Concerning knowledge of the CDC/ACSM moderate-intensity physical activity recommendations, 57% of participants accurately identified the frequency component (5-7 d) and 86% correctly identified the duration (≥30 min) portion of the recommendations. However, only 33% of respondents were able to accurately identify the complete (frequency and duration) CDC/ACSM moderate-intensity physical activity recommendations.
In age-adjusted bivariate analyses, gender, nativity, and physical activity level were associated (at the P ≤ 0.10 level) with accurate identification of the CDC/ACSM recommendations. These variables remained statistically significant in multivariable analyses (at the P < 0.05 level), along with age and employment status (Table 2). There was a slight positive association with age. Women were 70% more likely to accurately identify the minimum physical activity recommendations than men. Foreign-born individuals had higher odds (62%) of accurate recommendation knowledge. Those with current employment were more likely to demonstrate accurate recommendation awareness when compared with those who were not currently employed, as were individuals who were currently meeting the CDC/ACSM-recommended levels of physical activity.
Exploratory outcome definitions
When we expanded the outcome definition to capture those participants who presumably responded with knowledge of the vigorous physical activity recommendations (≥3 d, ≥20 min·d−1), 80% of the sample was considered to have accurate recommendation knowledge. As shown in Table 3, gender and employment status were both significantly associated with the outcome. However, in contrast to the primary outcome definition, no association was observed for nativity or physical activity. However, a positive educational attainment gradient was apparent, however, such that highest levels of recommendation knowledge were found among those with the highest levels of education. The "alternate moderate" exploratory outcome definition (≥4 d, ≥30 min·d−1), included those individuals who interpreted "most days of the week" to include 4 d. Using this outcome definition, 47% of the study sample was considered to have accurate recommendation knowledge. The only predictors of this outcome identified in multivariable analyses were gender and physical activity (Table 3).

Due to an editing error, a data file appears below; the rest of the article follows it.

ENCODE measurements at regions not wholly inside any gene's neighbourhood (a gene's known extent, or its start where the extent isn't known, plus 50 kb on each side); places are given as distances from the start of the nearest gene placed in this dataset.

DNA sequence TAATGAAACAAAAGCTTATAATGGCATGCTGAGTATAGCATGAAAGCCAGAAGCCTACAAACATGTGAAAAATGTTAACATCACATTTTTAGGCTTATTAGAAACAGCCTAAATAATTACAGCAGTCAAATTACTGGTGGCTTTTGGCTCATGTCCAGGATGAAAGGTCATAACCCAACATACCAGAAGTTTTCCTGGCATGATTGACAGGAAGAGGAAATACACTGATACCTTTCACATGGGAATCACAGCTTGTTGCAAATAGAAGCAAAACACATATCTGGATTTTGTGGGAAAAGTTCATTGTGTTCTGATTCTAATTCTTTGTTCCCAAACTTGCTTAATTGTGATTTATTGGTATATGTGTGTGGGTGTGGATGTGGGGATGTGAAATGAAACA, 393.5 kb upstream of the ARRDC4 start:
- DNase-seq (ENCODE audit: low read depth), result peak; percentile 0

In addition to examining the sociodemographic correlates of accurate identification of current physical activity recommendations, we also examined associations with several communication variables (data not shown). In bivariate analyses, the only communication variable (across the primary and exploratory outcomes) associated with accurate knowledge of the physical activity recommendations was newspaper reading. However, this association did not persist when explored in the multivariable model.
Despite efforts during the past decade to promote physical activity using the CDC/ACSM recommendations, just a third of US adults can accurately identify the complete recommendations. We found this lack of knowledge to be more pronounced among men, the unemployed, US-born individuals, and those not currently meeting physical activity recommendations. Together, these findings should be concerning the US public health system; Americans have relatively limited knowledge of the consensus national physical activity recommendations.